Chipping in glass plates from line-wedge contact loading is studied as function of the wedge's subtended angle 2β, its inclination angle φ, and the distance h from a corner having a subtended angle 90?-θ. A brittle-fracture analysis in conjunction with the FEM technique is used to elucidate the role of geometric variables on chip morphology and chipping load. Closedform relations are developed for the latter by invoking the principle of geometric similarity and taking into consideration the details of contact forces transmitted to the crack mouth. The fracture progresses stably until surface effects alter the crack trajectory to form a chip. The latter conclusively occurs from the top surface if φ > β while from the side wall ifφ < β. The fracture load for top-surface spalling scales with w1/2, where w is the indentation depth, and it monotonically declines with the offset angle ψ ≡ φ - β, that for side-wall chipping scales with h1/2and it is little sensitive to φ for moderate values of θ. In both the cases, the chipping load increases with β. The results may provide insight into the mechanics of chipping in more complex anthropological, tribological, geological and biomedical applications, including flint-knapping, dental fracture, grinding and polishing and common cutting and machining operations.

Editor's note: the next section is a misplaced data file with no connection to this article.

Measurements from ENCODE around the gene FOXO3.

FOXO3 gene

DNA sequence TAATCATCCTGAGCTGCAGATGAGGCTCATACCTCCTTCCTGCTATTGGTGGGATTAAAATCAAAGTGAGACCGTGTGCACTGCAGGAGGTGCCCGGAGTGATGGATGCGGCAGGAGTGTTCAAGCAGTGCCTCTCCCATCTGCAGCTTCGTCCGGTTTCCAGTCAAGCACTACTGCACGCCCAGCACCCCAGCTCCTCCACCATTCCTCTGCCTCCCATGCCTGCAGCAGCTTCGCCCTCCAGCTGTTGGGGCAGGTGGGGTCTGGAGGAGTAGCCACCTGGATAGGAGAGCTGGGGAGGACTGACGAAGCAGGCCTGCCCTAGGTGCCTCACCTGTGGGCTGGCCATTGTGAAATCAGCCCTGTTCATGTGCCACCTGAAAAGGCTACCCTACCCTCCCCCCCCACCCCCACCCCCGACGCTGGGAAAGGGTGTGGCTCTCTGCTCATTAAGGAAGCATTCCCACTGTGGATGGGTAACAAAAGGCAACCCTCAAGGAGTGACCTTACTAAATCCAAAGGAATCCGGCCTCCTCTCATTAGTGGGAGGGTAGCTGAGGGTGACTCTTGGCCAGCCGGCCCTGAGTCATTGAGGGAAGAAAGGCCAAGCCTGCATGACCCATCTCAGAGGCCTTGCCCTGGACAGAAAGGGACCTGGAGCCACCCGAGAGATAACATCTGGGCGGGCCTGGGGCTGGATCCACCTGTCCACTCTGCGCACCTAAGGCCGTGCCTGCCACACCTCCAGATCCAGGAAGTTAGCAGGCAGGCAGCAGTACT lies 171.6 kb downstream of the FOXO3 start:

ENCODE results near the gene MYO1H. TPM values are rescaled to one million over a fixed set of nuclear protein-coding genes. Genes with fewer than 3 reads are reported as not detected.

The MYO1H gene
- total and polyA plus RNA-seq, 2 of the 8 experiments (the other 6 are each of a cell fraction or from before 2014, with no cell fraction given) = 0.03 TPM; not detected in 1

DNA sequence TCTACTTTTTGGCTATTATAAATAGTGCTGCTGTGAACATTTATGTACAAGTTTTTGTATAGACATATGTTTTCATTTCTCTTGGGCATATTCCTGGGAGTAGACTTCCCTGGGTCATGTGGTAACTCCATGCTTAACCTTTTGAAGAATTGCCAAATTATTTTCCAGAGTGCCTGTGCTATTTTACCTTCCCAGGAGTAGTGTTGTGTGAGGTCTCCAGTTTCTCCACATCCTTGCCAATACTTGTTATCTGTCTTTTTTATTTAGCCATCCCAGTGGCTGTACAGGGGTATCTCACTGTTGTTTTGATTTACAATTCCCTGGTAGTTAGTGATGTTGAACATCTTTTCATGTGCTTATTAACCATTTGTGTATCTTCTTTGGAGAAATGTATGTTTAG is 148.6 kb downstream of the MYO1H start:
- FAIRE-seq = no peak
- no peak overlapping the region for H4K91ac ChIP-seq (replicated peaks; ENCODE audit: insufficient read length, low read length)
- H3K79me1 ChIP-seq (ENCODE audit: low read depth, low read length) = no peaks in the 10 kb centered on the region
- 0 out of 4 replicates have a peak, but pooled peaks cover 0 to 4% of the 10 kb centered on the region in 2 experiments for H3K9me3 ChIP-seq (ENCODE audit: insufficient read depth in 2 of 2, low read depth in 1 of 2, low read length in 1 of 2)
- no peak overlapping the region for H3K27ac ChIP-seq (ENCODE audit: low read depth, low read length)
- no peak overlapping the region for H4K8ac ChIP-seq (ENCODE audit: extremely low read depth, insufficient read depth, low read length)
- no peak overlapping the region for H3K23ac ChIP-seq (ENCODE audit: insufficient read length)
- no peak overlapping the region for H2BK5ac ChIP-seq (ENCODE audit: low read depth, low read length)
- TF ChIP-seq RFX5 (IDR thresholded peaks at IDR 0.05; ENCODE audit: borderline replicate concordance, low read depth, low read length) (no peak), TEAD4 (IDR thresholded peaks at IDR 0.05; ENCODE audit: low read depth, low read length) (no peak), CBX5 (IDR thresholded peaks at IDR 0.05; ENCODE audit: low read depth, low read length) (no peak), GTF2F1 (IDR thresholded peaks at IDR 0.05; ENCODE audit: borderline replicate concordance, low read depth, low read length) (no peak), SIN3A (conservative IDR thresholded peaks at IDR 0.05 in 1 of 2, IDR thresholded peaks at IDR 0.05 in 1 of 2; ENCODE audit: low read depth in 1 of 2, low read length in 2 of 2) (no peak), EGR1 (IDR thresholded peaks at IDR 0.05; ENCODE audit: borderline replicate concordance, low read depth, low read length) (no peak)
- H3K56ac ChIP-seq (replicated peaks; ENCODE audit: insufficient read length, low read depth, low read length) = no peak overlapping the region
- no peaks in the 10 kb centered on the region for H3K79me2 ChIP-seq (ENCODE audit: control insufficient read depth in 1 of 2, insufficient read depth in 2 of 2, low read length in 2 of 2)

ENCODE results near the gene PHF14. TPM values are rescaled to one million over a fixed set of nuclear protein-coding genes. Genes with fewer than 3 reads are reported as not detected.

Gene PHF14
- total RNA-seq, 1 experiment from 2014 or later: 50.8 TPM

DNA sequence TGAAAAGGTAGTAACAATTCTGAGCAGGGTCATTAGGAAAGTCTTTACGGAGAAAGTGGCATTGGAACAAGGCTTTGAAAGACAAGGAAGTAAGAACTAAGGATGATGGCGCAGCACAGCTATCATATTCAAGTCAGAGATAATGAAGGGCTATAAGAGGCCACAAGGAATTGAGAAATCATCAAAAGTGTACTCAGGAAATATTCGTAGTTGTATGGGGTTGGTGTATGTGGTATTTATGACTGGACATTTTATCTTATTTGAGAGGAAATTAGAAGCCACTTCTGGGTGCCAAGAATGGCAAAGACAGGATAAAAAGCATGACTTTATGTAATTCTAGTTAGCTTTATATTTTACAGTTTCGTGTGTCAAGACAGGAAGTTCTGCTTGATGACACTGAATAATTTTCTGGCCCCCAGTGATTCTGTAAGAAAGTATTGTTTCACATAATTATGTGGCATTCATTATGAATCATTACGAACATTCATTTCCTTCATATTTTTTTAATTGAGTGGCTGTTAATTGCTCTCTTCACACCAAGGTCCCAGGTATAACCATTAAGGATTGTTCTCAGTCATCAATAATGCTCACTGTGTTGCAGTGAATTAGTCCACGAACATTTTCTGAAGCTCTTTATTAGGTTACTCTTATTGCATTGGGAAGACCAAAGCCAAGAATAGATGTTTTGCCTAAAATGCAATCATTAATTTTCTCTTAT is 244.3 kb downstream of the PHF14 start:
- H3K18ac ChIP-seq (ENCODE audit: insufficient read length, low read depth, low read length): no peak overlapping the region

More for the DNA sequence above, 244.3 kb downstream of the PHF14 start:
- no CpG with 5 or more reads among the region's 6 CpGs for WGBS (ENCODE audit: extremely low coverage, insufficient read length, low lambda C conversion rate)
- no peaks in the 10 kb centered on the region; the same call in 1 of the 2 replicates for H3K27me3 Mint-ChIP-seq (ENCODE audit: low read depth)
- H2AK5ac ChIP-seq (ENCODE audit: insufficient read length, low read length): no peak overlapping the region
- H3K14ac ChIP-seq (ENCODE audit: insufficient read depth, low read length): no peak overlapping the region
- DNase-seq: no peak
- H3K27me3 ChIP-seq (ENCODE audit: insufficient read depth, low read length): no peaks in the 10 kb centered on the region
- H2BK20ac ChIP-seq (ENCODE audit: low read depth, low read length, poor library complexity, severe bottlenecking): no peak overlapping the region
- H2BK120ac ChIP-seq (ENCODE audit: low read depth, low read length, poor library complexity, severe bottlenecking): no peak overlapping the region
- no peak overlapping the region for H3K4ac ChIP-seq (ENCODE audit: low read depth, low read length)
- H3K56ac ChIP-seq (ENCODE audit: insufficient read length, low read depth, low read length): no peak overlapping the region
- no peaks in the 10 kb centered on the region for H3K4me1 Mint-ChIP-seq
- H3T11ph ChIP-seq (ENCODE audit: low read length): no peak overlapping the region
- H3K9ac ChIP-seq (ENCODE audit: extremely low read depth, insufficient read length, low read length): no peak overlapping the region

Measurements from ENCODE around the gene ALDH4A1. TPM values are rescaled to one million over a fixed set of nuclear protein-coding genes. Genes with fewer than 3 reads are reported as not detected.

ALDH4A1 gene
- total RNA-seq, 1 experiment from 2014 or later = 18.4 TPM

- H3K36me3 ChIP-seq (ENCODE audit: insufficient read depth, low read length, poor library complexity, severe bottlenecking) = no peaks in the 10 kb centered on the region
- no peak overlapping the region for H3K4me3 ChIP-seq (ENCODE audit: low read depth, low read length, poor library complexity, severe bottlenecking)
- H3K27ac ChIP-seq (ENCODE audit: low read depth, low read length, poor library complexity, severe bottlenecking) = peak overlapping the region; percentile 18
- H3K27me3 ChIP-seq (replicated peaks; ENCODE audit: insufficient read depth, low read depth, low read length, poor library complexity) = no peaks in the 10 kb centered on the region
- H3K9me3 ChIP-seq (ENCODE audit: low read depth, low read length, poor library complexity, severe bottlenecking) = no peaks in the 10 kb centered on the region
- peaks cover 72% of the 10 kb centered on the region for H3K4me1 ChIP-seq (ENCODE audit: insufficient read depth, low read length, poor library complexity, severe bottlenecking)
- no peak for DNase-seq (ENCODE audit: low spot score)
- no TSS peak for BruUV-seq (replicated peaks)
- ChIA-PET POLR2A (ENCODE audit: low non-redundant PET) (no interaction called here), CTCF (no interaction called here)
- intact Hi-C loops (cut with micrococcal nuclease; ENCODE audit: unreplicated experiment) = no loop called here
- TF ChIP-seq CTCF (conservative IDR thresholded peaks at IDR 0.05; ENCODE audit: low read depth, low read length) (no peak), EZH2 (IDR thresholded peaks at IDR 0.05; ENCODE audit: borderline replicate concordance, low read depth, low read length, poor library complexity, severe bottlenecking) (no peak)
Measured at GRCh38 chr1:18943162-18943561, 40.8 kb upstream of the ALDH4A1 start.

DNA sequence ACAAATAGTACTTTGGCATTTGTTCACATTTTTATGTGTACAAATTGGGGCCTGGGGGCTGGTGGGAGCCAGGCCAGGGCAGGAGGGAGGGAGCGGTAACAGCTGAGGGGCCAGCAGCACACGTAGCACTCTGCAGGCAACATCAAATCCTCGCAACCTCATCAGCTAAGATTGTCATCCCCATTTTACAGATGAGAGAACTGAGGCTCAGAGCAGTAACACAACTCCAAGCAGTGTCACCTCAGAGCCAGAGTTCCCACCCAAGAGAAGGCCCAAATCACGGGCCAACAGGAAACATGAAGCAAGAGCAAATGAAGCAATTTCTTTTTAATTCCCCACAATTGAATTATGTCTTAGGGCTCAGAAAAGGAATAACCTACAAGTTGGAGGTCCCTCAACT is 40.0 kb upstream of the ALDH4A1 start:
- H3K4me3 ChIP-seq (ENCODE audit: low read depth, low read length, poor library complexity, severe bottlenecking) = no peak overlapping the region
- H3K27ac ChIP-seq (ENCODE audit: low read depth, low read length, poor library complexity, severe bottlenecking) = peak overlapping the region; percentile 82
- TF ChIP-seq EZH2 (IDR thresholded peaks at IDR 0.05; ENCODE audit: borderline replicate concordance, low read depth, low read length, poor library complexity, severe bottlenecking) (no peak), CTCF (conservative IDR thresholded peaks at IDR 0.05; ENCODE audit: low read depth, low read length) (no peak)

- Brittle fracture
- Flint knapping